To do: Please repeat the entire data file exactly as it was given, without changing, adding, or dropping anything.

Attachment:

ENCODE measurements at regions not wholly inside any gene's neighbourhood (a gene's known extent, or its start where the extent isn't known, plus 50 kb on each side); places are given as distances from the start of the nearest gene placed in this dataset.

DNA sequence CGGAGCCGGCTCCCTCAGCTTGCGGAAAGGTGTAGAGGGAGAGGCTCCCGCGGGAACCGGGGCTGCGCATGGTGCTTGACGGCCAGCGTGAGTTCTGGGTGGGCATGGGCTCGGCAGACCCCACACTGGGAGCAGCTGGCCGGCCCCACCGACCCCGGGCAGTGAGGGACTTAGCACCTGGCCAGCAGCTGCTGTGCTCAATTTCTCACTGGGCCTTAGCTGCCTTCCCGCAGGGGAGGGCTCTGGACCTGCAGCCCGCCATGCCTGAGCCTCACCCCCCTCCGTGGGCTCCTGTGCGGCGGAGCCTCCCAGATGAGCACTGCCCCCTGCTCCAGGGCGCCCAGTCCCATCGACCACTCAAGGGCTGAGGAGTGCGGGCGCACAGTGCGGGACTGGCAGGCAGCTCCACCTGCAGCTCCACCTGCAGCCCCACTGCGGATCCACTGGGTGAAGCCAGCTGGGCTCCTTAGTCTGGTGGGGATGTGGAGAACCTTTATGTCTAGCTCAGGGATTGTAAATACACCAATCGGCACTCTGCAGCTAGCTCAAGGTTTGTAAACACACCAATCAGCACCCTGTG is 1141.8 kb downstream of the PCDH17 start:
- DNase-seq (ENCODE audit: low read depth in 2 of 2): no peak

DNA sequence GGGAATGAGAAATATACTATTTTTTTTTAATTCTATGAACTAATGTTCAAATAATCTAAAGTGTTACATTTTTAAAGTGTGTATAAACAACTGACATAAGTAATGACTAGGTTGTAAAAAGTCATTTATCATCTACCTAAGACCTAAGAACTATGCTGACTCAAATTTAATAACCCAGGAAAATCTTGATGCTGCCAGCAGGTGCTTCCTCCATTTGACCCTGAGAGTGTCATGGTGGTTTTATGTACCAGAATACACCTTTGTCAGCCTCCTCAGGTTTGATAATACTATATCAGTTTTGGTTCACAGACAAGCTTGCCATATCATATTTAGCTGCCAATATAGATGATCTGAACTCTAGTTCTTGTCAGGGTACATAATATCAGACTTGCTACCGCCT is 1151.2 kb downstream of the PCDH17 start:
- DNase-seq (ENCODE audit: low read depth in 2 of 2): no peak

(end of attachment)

ENCODE measurements at regions not wholly inside any gene's neighbourhood (a gene's known extent, or its start where the extent isn't known, plus 50 kb on each side); places are given as distances from the start of the nearest gene placed in this dataset.

DNA sequence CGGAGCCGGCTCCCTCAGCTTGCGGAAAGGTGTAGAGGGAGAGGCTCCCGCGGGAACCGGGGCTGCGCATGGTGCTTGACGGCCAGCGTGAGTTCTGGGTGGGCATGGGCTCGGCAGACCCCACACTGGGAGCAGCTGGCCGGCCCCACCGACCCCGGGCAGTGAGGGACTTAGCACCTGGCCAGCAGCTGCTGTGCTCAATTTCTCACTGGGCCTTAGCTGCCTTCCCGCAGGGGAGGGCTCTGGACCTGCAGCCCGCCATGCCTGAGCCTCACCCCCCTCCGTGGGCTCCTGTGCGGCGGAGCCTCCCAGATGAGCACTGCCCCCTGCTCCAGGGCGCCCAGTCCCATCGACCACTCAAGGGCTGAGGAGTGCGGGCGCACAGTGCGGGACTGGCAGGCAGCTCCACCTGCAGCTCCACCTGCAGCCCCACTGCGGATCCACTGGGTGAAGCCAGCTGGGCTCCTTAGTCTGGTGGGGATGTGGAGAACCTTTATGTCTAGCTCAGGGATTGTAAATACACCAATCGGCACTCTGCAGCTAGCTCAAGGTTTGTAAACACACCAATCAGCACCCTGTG is 1141.8 kb downstream of the PCDH17 start:
- DNase-seq (ENCODE audit: low read depth in 2 of 2): no peak

DNA sequence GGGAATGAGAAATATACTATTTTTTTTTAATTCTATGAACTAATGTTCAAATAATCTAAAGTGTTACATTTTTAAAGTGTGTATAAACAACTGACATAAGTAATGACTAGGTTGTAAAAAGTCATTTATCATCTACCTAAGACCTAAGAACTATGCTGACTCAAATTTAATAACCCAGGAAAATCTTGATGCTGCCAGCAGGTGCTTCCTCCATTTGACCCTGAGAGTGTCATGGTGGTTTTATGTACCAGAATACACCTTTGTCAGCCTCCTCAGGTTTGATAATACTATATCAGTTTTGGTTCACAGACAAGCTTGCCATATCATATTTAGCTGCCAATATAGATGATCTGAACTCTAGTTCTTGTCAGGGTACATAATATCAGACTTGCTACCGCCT is 1151.2 kb downstream of the PCDH17 start:
- DNase-seq (ENCODE audit: low read depth in 2 of 2): no peak